A 21-member Water Advisory Committee was appointed Tuesday and will start to work later this month on Stanislaus County’s groundwater problems.
County supervisors approved the 15 nominees whose names were released Friday and added two members to the community-at-large seats: Alfred Bairos, an Oakdale Irrigation District board member; and Cooper Rossiter, who works in sales and operations for Don Pedro Pump. Farm Bureau Executive Director Wayne Zipser and Tom Orvis of the Agricultural Advisory Board were given two permanent seats on the panel; Board of Supervisors Chairman Jim DeMartini and Water Resources Manager Walter Ward are nonvoting members.
DeMartini deferred to Supervisors Bill O’Brien and Vito Chiesa to nominate applicants for the two final seats because they represent districts considered hot spots for groundwater overdrafting.
Bairos, who was nominated by O’Brien, brings another irrigation district representative to the panel. The appointees included Larry Byrd of the Modesto Irrigation District board and Rob Santos, a board member for Turlock Irrigation District.
Other appointees are: Mike Lynch, a political consultant; Modesto Councilman Bill Zoslocki; Ceres Mayor Chris Vierra; Oakdale Councilman Don Peterson; Turlock Councilman Forrest White; Thomas Smith of E.&J. Gallo Winery; Richard Gemperle, a partner in Gemperle Farms; Jim Mortensen, who served on the MID water advisory committee; Sean Roddy, a well driller; Raynold Kablanow, a hydrogeologist; Francisco Canela of West Coast Grape Farming; Oakdale farmer Louis Brichetto; and Neil Hudson of Stanislaus Water Coalition.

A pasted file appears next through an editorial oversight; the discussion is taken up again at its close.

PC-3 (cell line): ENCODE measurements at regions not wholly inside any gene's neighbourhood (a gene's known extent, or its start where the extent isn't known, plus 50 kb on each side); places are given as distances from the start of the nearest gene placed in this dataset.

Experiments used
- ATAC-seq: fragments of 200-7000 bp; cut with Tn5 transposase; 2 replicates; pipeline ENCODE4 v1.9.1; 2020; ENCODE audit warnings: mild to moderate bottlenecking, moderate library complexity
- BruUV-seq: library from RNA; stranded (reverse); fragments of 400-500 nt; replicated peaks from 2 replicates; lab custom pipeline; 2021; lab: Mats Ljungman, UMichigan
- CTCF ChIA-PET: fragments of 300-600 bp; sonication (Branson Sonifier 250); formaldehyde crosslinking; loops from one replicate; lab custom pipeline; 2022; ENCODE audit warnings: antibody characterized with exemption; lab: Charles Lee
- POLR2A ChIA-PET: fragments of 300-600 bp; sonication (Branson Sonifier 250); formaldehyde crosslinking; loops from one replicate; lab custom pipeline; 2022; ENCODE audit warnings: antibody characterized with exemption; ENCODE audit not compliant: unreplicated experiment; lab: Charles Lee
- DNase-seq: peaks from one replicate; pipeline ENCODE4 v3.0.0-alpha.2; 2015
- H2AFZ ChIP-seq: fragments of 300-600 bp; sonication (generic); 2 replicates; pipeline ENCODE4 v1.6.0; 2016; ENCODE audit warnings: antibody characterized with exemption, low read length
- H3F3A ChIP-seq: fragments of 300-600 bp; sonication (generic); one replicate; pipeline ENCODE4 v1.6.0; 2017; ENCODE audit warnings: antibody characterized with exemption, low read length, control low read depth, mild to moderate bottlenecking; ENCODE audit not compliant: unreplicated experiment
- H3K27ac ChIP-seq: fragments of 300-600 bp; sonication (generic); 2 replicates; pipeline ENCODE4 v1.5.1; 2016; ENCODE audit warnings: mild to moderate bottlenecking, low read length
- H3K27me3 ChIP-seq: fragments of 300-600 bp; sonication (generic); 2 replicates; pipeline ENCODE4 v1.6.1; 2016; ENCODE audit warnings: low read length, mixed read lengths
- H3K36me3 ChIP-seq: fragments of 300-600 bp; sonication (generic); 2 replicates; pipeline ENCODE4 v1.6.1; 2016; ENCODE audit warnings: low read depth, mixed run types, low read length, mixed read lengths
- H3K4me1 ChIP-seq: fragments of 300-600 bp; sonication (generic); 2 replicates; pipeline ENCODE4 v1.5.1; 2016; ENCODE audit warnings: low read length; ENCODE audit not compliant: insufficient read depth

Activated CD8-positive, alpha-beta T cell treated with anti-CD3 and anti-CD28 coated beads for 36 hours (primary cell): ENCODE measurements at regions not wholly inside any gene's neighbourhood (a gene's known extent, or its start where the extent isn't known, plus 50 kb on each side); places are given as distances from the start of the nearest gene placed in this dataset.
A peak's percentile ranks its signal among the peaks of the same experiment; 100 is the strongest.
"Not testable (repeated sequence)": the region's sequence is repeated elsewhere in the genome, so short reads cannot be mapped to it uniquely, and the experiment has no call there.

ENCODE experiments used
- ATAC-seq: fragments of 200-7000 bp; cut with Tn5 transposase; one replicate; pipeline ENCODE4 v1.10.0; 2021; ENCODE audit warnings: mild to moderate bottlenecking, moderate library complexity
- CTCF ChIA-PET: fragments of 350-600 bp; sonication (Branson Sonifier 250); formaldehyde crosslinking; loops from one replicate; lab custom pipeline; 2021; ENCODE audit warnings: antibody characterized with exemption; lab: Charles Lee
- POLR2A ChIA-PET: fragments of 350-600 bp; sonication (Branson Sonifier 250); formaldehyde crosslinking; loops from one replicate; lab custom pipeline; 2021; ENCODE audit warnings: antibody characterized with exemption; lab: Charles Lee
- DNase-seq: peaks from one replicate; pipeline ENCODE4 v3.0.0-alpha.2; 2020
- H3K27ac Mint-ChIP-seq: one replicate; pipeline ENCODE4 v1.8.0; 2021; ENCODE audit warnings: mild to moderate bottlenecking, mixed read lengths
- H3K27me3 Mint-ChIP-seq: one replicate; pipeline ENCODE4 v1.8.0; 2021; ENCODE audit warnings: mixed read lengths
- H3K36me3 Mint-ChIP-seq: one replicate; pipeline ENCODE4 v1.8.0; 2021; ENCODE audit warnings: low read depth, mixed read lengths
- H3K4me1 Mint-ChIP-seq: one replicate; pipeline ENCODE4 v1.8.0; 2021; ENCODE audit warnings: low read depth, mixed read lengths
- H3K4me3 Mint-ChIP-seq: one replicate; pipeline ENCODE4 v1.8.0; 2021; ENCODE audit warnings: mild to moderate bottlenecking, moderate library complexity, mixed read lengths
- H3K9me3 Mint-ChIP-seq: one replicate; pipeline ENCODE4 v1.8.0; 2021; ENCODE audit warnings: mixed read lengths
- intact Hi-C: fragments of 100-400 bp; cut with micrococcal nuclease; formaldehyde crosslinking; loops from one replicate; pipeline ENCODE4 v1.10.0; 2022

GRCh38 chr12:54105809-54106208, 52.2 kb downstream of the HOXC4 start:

John Duarte, who opposed MID’s proposed water sale to San Francisco two years ago, suggested that Lynch’s appointment would undermine public trust in the committee. Duarte said Lynch worked as a consultant for MID as potential surface water transfers were negotiated with San Francisco. MID dropped the proposal in 2012.
Duarte, president of Duarte Nursery, said he was uniquely qualified to serve on the committee. But he was among the 26 applicants who didn’t receive a nomination from supervisors. Some of those applicants will participate on a technical advisory panel.
Later Tuesday, Lynch replied that his work for MID has been misunderstood. “My contract with MID started well before the water sale,” Lynch said, explaining he initially was hired to rally opinion makers for the relicensing hearings for Don Pedro Reservoir.
Lynch said he serves on the Turlock Chamber of Commerce’s government affairs committee, which shares that city’s concern about groundwater. “My total stake in this is as a resident of Turlock who pays his utility bill and TID bill. We need to pull together because our agricultural economy is at risk,” Lynch said.
Bee staff writer Ken Carlson can be reached at firstname.lastname@example.org or (209) 578-2321.